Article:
UK Research Assessment Exercise (RAE) review
harnad at ECS.SOTON.AC.UK
Fri Nov 22 22:28:27 EST 2002
On Fri, 22 Nov 2002, David Goodman wrote:
> I do not think that the comparison of the eventual value of the
> different specialties of scientific research can be judged at the
> time the research is being done.
"Can only be predicted with XX% reliability" is the statistically sound
way of putting it. And both XX and the time-span will vary (with time,
Assessors for research funding don't ask for 100% predictive accuracy. They
just want something like "Research/Researcher A is more likely than B"
(when funds are finite).
> That requires historical knowledge as well as scientometrics.
Yes, but hindsight is not a predictor (unless it picks out a predictive
pattern or index for the next time).
> This does imply a certain humility about the ability to use current
> knowledge as a valid basis for long term science policy.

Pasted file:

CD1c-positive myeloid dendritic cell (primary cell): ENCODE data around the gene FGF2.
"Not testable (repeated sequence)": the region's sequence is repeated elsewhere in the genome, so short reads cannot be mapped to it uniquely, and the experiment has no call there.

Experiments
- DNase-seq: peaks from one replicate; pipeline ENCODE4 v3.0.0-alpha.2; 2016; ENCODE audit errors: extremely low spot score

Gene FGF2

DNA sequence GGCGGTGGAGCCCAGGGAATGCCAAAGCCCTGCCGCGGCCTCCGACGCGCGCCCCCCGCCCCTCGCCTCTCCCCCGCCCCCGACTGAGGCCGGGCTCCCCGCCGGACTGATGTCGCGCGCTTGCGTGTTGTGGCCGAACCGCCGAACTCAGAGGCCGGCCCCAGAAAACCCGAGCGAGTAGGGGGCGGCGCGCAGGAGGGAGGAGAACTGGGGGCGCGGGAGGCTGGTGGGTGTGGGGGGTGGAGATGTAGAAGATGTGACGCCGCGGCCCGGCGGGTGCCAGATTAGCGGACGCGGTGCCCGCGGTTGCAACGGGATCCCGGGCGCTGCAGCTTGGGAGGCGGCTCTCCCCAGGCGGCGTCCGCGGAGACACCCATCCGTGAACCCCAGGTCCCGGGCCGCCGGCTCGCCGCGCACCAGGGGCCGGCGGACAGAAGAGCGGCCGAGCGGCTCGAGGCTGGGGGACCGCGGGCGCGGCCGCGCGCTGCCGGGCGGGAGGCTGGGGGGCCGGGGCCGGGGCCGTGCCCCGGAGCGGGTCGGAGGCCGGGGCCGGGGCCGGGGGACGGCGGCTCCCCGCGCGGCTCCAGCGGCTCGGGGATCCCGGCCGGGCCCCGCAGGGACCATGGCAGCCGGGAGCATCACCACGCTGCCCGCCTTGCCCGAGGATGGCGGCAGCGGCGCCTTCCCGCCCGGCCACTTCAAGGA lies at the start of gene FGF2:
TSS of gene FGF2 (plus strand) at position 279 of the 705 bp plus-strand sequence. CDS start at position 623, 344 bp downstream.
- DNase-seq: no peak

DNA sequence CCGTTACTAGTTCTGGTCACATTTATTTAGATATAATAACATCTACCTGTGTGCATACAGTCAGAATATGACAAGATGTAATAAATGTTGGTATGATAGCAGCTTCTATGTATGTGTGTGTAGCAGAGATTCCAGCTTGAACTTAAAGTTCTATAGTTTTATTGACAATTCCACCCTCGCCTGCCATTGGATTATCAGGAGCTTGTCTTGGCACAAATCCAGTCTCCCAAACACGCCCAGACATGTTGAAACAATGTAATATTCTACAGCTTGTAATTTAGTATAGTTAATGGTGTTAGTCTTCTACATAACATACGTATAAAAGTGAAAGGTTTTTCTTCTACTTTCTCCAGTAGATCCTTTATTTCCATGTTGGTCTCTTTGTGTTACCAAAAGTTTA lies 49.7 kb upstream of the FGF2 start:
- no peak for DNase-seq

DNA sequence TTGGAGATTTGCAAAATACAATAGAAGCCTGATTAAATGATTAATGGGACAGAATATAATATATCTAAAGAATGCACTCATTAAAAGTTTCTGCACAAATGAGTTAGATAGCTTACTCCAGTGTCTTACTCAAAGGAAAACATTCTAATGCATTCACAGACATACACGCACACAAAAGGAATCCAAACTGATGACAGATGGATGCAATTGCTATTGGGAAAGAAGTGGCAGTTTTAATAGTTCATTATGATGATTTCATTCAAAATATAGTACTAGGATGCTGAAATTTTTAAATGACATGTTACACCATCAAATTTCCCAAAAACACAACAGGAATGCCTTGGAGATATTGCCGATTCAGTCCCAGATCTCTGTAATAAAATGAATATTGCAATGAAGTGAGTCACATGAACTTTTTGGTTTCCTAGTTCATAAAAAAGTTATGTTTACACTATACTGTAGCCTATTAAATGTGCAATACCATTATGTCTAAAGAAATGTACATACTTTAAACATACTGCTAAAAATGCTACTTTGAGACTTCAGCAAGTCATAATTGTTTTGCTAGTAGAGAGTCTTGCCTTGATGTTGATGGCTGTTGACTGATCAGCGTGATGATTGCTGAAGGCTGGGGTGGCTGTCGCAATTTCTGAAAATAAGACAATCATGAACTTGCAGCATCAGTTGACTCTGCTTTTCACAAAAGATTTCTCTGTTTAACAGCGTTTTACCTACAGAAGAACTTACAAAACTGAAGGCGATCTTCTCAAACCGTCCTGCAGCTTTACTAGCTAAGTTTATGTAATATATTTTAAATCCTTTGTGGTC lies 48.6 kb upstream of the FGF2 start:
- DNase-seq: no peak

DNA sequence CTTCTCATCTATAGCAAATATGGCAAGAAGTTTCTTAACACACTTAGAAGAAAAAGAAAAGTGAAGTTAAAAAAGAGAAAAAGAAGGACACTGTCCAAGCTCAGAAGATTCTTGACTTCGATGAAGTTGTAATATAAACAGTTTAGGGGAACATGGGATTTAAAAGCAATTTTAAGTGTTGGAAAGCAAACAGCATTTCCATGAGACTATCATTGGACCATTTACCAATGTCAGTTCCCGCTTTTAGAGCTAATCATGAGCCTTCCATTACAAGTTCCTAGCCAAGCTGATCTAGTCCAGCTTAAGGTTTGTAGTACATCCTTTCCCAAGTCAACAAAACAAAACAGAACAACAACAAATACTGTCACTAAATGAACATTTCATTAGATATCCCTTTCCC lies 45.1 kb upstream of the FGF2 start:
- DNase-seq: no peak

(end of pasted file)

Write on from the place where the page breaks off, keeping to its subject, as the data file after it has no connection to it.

I don't know about long-term science policy. The RAE just wants some
objective help in disbursing support for the next few years.
> Your second derivative technique, if the data are sufficiently
> accurate to support it, sounds like an exceeding nice way of measuring the
> potential short-term rise of a scientific field (or department). I would
> be reluctant to extrapolate very far into the future with such methods.
Extrapolate no further than your time-series correlations suggest you
have a statistical basis for extrapolating.
> For example, as judged by apparent current productivity, and its apparent
> valuation by the scientific world in general, scientometrics does not
> show very well. You and I know better, of course. :)
The time-line for the betting on scientometrics is still very
short, the field being new and its database growing. Its day is fast
coming, though, and open-access (along with the scientometric analzers
like http://citebase.eprints.org/ ) will help usher it in.
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